Research team first to develop 3D structure of twinkle protein

Researchers from the National Institutes of Health have developed a three-dimensional structure that allows them to see how and where disease mutations on the twinkle protein can lead to mitochondrial diseases. The protein ...

Effective modification of enzyme function by computational science

Bio-manufacturing uses enzyme reactions to produce compounds that serve as materials such as pharmaceuticals, foods, fibers, and plastics. It is conducted using aqueous solvents under normal temperature and pressure conditions, ...

Light as a tool for the synthesis of complex molecules

Chemists at the University of Münster have developed a novel and straightforward way to produce complex organic molecules. Mild reaction conditions, simple operation, scalability and the use of an inexpensive and commercially ...

Asexual reproduction leads to harmful genetic mutations

A team led by biologists at The University of Texas at Arlington has published a study supporting the theory that species that reproduce asexually have more harmful genetic mutations than those utilizing sexual reproduction.

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Amino acid

In chemistry, an amino acid is a molecule containing both amine and carboxyl functional groups. These molecules are particularly important in biochemistry, where this term refers to alpha-amino acids with the general formula H2NCHRCOOH, where R is an organic substituent. In the alpha amino acids, the amino and carboxylate groups are attached to the same carbon atom, which is called the α–carbon. The various alpha amino acids differ in which side chain (R group) is attached to their alpha carbon. They can vary in size from just a hydrogen atom in glycine through a methyl group in alanine to a large heterocyclic group in tryptophan.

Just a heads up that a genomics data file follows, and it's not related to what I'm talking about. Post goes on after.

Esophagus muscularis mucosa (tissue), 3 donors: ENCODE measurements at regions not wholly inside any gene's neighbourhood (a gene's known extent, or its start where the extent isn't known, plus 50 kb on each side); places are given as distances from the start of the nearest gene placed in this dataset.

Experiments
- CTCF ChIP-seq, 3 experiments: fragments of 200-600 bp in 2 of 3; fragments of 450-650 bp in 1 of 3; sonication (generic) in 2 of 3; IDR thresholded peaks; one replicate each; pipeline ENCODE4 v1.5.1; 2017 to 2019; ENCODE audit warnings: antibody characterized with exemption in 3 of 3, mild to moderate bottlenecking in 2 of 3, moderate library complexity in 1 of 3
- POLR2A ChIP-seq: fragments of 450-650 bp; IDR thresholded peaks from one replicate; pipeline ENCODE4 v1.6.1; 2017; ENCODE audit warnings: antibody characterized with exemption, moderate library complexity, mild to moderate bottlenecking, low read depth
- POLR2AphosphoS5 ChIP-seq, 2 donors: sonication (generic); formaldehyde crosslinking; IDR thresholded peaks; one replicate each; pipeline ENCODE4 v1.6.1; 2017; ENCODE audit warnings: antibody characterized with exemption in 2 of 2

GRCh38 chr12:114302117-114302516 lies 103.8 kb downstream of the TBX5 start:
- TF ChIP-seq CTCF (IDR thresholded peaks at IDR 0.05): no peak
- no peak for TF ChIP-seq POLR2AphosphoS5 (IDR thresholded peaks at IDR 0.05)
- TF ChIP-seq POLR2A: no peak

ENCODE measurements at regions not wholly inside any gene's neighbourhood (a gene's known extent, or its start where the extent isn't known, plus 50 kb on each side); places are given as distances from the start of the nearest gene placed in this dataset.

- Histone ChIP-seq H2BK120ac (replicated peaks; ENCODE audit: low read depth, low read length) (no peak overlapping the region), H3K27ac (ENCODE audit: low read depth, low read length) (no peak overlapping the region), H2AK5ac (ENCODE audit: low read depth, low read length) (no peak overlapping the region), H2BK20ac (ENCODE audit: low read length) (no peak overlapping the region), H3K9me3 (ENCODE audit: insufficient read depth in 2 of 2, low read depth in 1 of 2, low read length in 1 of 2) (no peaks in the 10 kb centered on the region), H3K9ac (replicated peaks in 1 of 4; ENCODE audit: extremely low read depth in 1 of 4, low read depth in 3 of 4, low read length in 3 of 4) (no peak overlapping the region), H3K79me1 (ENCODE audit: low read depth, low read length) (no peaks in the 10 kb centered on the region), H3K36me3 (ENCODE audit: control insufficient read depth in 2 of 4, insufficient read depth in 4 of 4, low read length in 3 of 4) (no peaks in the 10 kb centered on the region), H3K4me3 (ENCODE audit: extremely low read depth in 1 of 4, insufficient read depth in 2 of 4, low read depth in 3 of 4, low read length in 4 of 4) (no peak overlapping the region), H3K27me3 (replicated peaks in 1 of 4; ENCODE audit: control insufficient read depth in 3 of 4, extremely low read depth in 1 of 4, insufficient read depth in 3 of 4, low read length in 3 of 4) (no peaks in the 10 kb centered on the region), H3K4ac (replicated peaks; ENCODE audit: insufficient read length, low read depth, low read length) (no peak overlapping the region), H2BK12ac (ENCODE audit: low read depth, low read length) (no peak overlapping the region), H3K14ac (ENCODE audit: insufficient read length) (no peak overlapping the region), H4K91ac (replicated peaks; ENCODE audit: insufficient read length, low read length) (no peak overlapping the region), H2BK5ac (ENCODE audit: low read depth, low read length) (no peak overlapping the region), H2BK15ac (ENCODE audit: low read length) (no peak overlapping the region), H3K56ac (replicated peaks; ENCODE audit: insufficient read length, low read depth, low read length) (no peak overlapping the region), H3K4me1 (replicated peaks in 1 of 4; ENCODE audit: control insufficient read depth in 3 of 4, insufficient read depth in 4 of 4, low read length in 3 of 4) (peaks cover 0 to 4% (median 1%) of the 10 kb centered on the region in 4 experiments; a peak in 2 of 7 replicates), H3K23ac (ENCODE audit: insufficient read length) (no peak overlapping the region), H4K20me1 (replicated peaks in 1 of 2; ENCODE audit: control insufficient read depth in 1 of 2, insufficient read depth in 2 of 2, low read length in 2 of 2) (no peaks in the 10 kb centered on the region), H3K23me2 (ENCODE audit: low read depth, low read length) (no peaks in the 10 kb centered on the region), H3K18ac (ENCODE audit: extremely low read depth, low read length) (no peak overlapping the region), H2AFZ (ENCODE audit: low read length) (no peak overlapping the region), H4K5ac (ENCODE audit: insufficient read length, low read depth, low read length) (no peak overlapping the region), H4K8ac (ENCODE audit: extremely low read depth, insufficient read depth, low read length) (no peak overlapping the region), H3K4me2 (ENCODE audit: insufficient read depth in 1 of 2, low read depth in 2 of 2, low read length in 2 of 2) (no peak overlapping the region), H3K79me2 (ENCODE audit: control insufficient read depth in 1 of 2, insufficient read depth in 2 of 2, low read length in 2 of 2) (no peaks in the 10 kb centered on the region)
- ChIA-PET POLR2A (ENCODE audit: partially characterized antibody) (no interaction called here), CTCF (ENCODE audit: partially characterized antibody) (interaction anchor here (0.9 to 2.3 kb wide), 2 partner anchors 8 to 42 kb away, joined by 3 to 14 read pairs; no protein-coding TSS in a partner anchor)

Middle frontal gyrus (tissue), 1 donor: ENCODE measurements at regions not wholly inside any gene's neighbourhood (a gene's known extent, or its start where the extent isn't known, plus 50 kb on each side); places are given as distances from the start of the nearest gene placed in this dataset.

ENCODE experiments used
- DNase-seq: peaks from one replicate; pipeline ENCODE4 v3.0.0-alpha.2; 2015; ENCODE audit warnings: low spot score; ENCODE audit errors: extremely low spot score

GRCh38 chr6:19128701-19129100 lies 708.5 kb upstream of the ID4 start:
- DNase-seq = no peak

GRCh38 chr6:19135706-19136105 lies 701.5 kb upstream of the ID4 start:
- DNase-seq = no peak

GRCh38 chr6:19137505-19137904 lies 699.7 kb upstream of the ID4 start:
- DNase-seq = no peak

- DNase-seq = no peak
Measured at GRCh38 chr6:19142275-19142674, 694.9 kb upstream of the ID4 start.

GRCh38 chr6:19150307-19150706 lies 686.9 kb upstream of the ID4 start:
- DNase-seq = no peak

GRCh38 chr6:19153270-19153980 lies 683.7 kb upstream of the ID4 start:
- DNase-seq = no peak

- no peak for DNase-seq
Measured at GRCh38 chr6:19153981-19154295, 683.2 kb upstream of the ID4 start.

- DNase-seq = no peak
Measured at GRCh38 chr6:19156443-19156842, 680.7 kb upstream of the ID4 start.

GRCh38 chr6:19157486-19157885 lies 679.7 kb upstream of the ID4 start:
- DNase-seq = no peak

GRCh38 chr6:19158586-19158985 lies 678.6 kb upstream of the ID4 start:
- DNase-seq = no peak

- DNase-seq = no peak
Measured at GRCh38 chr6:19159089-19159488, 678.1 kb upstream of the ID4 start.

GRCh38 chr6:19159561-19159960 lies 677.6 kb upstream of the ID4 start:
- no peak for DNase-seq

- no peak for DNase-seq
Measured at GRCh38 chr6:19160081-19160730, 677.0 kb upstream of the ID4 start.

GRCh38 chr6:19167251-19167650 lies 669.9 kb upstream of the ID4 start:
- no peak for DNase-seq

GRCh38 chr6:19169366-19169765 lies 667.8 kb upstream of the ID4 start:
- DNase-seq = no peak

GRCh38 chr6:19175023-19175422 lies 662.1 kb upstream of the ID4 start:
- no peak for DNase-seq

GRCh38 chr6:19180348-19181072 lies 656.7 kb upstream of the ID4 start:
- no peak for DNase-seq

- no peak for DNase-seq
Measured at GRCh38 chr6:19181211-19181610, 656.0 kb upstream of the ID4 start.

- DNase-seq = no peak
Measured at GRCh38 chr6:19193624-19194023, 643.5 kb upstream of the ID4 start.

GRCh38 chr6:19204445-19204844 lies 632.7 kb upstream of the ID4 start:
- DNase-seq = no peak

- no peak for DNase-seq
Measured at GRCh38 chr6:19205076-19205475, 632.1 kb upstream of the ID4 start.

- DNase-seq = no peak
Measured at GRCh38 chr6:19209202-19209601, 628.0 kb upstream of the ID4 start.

Amino acids are critical to life, and have a variety of roles in metabolism. One particularly important function is as the building blocks of proteins, which are linear chains of amino acids. Amino acids are also important in many other biological molecules, such as forming parts of coenzymes, as in S-adenosylmethionine, or as precursors for the biosynthesis of molecules such as heme. Due to this central role in biochemistry, amino acids are very important in nutrition.

Amino acids are commonly used in food technology and industry. For example, monosodium glutamate is a common flavor enhancer that gives foods the taste called umami. Beyond the amino acids that are found in all forms of life, amino acids are also used in industry. Applications include the production of biodegradable plastics, drugs and chiral catalysts.

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